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Lucinda Williams happily sings the blues at Crossroads KC

Bob Haynes

The last time she performed at Crossroads KC, in May 2011, hard rain put Lucinda Williams in a foul mood. Thursday night, she returned to the venue for the first time since that show, and though the skies threatened rain or worse, her mood couldn’t have been sunnier.

A modest-size crowd of 500 or so showed up to hear Williams, whose previous performance around here was at Liberty Hall in November. She gave fans 90 minutes of her trademark mix of country and blues.

Williams is touring on “Down Where the Spirit Meets the Bone,” a double album released in September. She played five of its tracks, including “Something Wicked This Way Comes,” the jaunty country-blues anthem that opened the show.

In an interview with The Star two weeks ago, Williams, 62, said she feels like she is the best she’s ever been, especially vocally. Thursday night, her voice was in good form, whether singing a pop-blues song like “Metal Firecracker” or a gut-wrenching blues-soul ballad like “Unsuffer Me,” one of several highlights.

She was backed by Buick 6, the trio that opened the show: Stuart Mathis on guitar, David Sutton on bass, Butch Norton on drums. Williams has always had support from a stellar guitarist (Bo Ramsey, Doug Pettibone), and Mathis is another. He colored many of her songs with tasteful fills and leads. She loosed the band to jam on a few songs; none was longer or stormier than the one that closed “Essence.”

The set list included four tracks from her breakthrough album “Car Wheels on a Gravel Road,” including the title track, “Lake Charles” and “Drunken Angel,” her tribute to the late Blaze Foley, which included some fiery blues harp from Mathis. She also played a few songs solo acoustic, displaying some guitar skills that seem to have improved.

Relatives of Williams, who is from Arkansas, were in the crowd. She acknowledged them and then honored a request from one of them, a great-niece: “Real Love.” After “Cold Day in Hell,” another midtempo blues song, she acknowledged that the show’s pace needed quickening, so she steered the band into “Are You Down,” which was only slightly quicker.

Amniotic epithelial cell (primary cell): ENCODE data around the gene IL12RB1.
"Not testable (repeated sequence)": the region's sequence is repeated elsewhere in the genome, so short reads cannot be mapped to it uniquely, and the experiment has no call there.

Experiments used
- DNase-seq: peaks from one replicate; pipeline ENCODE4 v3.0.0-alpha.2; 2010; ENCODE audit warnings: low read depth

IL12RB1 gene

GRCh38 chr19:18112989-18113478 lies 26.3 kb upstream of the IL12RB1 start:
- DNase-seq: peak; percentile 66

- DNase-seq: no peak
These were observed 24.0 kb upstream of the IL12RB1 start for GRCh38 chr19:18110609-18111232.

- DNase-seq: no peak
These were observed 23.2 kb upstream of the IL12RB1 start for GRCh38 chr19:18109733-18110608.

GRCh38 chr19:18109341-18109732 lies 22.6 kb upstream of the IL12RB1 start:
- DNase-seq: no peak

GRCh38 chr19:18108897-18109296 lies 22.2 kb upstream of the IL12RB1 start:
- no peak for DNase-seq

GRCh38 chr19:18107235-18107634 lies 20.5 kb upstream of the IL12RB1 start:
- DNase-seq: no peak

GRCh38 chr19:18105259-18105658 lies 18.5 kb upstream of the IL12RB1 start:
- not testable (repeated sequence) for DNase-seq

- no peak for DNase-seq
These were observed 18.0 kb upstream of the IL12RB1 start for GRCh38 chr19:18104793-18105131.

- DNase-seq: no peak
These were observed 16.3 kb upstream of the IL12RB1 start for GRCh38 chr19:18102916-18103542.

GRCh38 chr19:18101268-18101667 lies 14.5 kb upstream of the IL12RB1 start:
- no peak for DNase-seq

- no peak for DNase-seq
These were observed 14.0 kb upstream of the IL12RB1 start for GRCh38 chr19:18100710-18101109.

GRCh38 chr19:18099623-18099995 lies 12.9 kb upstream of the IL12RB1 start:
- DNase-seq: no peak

She closed her first set with two of her bluesiest anthems: “Righteously,” which she admitted she once sang at a karaoke bar, then “Honey Bee,” which showcased again the power in her voice. She and the band returned for a three-song encore that included two covers: the Clash’s “Should I Stay or Should I Go,” which prompted some widespread dancing, and Bruce Springsteen’s “The Rising.” Both were played pretty straight and were odd substitutes for two of her own songs.

For the finale, she and the band tore into “Right With God,” an electric gospel-blues song about the search for salvation. As she and her band took their bows, Williams, looking pleased and grateful, thanked the crowd and issued a few requests, including: “Vote for Bernie Sanders.”

It turns out it rained hard Thursday night elsewhere around Kansas City, but over Crossroads KC all was clear and pleasant.

To reach Timothy Finn, call 816-234-4781 or send email to Follow the Back to Rockville blog on Twitter @kcstarrockville.


Something Wicked This Way Comes; Bleeding Fingers; Car Wheels on a Gravel Road; Drunken Angel; Metal Firecracker; Compassion; Real Love; Lake Charles; Cold Day in Hell; Are You Down; Protection; Foolishness; Unsuffer Me; Essence; Righteously; Honey Bee; Should I Stay or Should I Go; The Rising; Right With God.